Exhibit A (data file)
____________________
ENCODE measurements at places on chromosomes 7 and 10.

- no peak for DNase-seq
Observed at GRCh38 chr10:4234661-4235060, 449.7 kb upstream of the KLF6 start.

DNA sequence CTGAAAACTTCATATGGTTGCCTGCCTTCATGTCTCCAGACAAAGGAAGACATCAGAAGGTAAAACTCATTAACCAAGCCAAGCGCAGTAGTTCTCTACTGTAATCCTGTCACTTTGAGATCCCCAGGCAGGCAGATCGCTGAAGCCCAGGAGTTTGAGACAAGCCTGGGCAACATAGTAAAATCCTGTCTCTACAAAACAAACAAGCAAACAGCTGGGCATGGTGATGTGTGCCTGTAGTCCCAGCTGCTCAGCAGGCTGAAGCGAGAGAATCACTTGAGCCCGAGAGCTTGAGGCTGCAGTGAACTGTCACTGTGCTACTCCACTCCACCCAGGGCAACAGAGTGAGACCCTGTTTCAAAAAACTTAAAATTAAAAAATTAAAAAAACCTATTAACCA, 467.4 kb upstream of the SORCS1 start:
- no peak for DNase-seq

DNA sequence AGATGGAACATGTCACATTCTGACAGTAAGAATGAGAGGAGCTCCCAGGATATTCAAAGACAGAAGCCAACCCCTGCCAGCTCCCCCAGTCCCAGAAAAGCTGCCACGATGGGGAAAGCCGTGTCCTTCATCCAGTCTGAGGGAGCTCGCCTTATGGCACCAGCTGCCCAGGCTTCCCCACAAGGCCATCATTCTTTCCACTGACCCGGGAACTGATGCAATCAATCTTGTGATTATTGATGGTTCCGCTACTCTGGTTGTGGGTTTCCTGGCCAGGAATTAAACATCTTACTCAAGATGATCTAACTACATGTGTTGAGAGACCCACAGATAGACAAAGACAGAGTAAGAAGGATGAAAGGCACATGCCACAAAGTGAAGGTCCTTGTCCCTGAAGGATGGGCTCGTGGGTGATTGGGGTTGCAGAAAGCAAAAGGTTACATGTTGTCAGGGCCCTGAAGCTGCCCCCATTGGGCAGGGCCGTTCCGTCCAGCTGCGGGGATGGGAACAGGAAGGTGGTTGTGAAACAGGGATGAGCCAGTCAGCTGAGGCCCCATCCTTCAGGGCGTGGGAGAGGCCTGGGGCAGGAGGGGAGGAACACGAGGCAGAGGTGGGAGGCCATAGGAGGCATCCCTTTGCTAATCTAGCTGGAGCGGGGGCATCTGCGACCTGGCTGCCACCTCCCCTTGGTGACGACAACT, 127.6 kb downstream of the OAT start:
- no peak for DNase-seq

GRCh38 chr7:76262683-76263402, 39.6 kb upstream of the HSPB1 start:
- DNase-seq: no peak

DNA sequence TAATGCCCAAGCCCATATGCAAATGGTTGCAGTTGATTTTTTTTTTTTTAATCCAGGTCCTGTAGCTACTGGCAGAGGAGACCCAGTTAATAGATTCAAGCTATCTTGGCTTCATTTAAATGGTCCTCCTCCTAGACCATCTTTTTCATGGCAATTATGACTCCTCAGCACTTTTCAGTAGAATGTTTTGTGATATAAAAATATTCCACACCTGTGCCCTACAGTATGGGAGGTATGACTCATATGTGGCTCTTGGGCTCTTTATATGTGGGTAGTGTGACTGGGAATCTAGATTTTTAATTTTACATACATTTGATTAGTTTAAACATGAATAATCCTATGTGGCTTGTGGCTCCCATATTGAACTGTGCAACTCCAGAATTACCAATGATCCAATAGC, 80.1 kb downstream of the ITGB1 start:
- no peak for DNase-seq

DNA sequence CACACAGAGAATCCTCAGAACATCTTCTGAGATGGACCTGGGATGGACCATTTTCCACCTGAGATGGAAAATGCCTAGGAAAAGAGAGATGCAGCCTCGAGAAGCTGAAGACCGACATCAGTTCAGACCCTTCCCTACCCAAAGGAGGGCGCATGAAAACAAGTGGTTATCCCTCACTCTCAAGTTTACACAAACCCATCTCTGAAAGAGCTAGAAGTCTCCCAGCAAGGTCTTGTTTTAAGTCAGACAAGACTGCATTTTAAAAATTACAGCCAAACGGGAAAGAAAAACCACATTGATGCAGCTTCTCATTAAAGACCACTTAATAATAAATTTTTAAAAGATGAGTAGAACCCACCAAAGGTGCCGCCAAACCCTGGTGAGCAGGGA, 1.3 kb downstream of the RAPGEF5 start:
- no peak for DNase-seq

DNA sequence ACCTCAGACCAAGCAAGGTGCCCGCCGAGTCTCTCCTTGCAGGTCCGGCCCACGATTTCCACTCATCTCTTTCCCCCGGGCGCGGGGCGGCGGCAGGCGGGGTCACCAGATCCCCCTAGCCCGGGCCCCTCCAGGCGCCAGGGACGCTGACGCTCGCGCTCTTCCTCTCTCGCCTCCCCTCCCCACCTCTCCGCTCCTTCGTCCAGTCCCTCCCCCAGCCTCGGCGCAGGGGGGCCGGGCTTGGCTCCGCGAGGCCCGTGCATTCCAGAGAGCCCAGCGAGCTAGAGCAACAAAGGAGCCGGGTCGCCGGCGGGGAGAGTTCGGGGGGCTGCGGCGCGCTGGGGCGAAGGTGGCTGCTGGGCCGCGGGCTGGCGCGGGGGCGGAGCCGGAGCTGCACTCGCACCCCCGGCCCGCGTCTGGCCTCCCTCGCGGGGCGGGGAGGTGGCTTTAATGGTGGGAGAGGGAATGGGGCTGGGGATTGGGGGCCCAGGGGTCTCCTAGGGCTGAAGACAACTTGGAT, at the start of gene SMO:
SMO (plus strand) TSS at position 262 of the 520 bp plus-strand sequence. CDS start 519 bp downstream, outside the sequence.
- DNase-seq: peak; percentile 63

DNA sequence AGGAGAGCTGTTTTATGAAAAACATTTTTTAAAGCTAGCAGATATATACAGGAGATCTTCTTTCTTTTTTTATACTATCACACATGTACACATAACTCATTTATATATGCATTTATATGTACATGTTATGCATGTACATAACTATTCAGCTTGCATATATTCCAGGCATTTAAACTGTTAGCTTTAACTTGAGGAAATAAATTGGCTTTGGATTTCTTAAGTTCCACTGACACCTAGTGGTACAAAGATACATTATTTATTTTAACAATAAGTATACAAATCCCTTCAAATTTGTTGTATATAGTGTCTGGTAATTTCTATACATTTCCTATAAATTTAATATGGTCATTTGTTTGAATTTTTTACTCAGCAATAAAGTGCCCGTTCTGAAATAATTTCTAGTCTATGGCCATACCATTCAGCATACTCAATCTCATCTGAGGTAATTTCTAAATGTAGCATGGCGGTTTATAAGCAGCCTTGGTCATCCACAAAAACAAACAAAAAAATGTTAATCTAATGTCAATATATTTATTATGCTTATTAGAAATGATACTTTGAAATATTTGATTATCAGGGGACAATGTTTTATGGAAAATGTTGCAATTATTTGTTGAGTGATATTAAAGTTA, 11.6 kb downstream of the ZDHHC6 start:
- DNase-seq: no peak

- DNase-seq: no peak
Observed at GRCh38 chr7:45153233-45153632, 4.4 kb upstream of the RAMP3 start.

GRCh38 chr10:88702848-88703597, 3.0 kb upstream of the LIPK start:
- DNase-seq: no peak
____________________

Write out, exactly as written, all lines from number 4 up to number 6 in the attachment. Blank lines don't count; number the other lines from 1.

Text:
DNA sequence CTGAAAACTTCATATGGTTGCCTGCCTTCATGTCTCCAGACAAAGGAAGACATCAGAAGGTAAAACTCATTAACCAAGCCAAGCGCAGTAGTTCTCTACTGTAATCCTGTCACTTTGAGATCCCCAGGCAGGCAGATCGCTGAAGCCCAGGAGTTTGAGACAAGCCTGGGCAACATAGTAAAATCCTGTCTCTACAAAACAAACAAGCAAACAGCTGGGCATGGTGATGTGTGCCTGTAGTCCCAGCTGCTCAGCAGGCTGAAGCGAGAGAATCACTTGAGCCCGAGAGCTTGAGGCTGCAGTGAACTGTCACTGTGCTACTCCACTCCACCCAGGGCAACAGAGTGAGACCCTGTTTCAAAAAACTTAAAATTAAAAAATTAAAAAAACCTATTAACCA, 467.4 kb upstream of the SORCS1 start:
- no peak for DNase-seq

DNA sequence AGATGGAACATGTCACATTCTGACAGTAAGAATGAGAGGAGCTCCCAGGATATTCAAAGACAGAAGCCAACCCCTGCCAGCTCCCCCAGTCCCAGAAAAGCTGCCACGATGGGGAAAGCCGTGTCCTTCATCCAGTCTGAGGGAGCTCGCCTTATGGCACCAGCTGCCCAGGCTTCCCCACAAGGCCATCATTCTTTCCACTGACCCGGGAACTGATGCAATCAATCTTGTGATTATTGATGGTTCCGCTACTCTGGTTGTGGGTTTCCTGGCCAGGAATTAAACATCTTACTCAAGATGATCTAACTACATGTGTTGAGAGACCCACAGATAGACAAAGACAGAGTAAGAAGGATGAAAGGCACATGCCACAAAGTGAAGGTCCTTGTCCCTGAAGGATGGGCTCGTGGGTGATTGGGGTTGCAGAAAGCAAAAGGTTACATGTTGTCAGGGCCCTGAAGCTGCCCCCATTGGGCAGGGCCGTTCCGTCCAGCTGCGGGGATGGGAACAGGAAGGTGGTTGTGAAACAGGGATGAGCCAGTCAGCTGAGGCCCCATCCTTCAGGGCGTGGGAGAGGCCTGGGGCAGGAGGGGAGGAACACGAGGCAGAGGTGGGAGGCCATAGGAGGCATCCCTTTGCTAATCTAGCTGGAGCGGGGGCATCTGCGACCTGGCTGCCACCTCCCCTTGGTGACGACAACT, 127.6 kb downstream of the OAT start: